The Power of the Talking Stick

Last week I had held my first workshop for women who want to set up their own business.  It was both exciting and terrifying.  The working title of the workshop is “Discover the Business Within You”.

Only 15% of businesses in the UK are majority-owned by women,  compared with 28% in the US.  If we were to achieve the US levels of female start-ups on our home soil then there would be 150, 000 new businesses in the UK – which could end the recession!  The objective of the workshop was to demonstrate to women that despite their (all too common) lack of self-confidence and diminished sense of self-worth they can become entrepreneurs and express themselves authentically through business.  The reviews of the inaugural workshop were encouraging and I am developing the concept until I am satisfied that I have created a profound and motivating day’s program.

On the day, I was hoping for people to connect with themselves as well as with others and to talk from their hearts.  It is a rare treat for women with dependent children to spend a day contemplating what they might do with their lives.  The plan was to reach a crescendo by the end of the day of I do believe I can do it!  I will do it! and This is what I need to do next!  I know that we achieved perhaps the former two points for 90% of the delegates but I am wondering whether the latter should be tackled in a second workshop.

As we only had one day, the techniques I employed were designed to fast-track the learning experience.  One such technique was to use an Indian Talking Stick in a group discussion set up to gain insight into how people were feeling at the end of the day.  As I revealed the elk hide and felt covered talking stick dangling with feather pendants made by Apache women to the room of open-mouthed delegates, I learned a memorable lesson myself – when introducing anything new to an audience, rehearse your story thoroughly and be 100% confident!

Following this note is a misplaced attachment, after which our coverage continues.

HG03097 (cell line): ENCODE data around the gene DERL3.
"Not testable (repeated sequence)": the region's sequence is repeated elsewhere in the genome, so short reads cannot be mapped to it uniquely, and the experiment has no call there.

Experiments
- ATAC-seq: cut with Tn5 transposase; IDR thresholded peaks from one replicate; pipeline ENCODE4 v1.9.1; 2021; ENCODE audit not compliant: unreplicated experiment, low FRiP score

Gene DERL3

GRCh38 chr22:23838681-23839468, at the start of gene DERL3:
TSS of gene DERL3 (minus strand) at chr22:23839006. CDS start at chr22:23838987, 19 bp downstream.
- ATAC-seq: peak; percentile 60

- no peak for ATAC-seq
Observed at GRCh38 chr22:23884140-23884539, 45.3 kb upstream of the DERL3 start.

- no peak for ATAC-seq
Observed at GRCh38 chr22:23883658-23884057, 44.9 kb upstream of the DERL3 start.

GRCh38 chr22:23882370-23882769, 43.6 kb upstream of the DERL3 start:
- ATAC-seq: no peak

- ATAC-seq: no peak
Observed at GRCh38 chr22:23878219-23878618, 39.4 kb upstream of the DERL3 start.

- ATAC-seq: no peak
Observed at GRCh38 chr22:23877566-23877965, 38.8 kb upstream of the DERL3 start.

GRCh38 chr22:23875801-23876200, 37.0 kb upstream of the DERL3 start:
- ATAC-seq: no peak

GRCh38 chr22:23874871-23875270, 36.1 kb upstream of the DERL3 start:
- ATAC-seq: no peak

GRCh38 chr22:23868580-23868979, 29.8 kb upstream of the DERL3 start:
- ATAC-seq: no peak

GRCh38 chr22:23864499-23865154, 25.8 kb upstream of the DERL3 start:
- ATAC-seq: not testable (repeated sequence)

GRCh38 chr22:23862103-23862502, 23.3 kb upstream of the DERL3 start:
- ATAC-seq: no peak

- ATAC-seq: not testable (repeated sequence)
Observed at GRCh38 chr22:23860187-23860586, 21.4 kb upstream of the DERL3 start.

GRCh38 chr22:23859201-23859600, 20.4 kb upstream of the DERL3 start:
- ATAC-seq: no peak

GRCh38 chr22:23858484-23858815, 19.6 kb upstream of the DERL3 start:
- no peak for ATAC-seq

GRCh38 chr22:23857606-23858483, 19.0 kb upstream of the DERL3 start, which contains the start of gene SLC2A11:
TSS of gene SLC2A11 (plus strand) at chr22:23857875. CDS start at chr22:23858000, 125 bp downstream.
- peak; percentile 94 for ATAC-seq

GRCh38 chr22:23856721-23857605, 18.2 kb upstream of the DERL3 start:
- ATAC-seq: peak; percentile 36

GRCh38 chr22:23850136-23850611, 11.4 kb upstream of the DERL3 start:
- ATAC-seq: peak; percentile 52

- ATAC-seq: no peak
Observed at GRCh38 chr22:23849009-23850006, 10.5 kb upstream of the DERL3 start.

A talking stick is a symbol of open and genuine communication. In the words of the late and great Stephen Covey, “It is the most powerful communication technique I have ever found.”  Follow this to hear his take on it:

The simple technique means that whoever is holding the talking stick has the opportunity to speak without interruption and up until the point when they feel fully understood.  When you are given a tool, which allows you to say what is truly on your mind, it is a significant moment.  Those listening have to hear what is said without judgment.  Normally when we listen, we prepare a response in our head; make assumptions about what the other person is going to say next and interrupt, more often than not, in order to be heard. Let’s face it – it is difficult to re-learn the art of effective communication.  A talking stick enables conscious communication, which slices through the drivel and pretensions in order to get to the heart of the matter.

There is nothing more important in life than being able to communicate – to say how you feel and to be heard.  Without effective communication, how can anyone create anything that is right for them, let alone a business?  I urge you to try the talking stick method and then observe its impact on your conversation both at home and in your business. (If you would rather not go down the authentic route and purchase your own feather and felt covered stick, the great news is that Steven Covey says you can choose any object to represent the ‘talking stick’.  A hat, a book or banana would do!)

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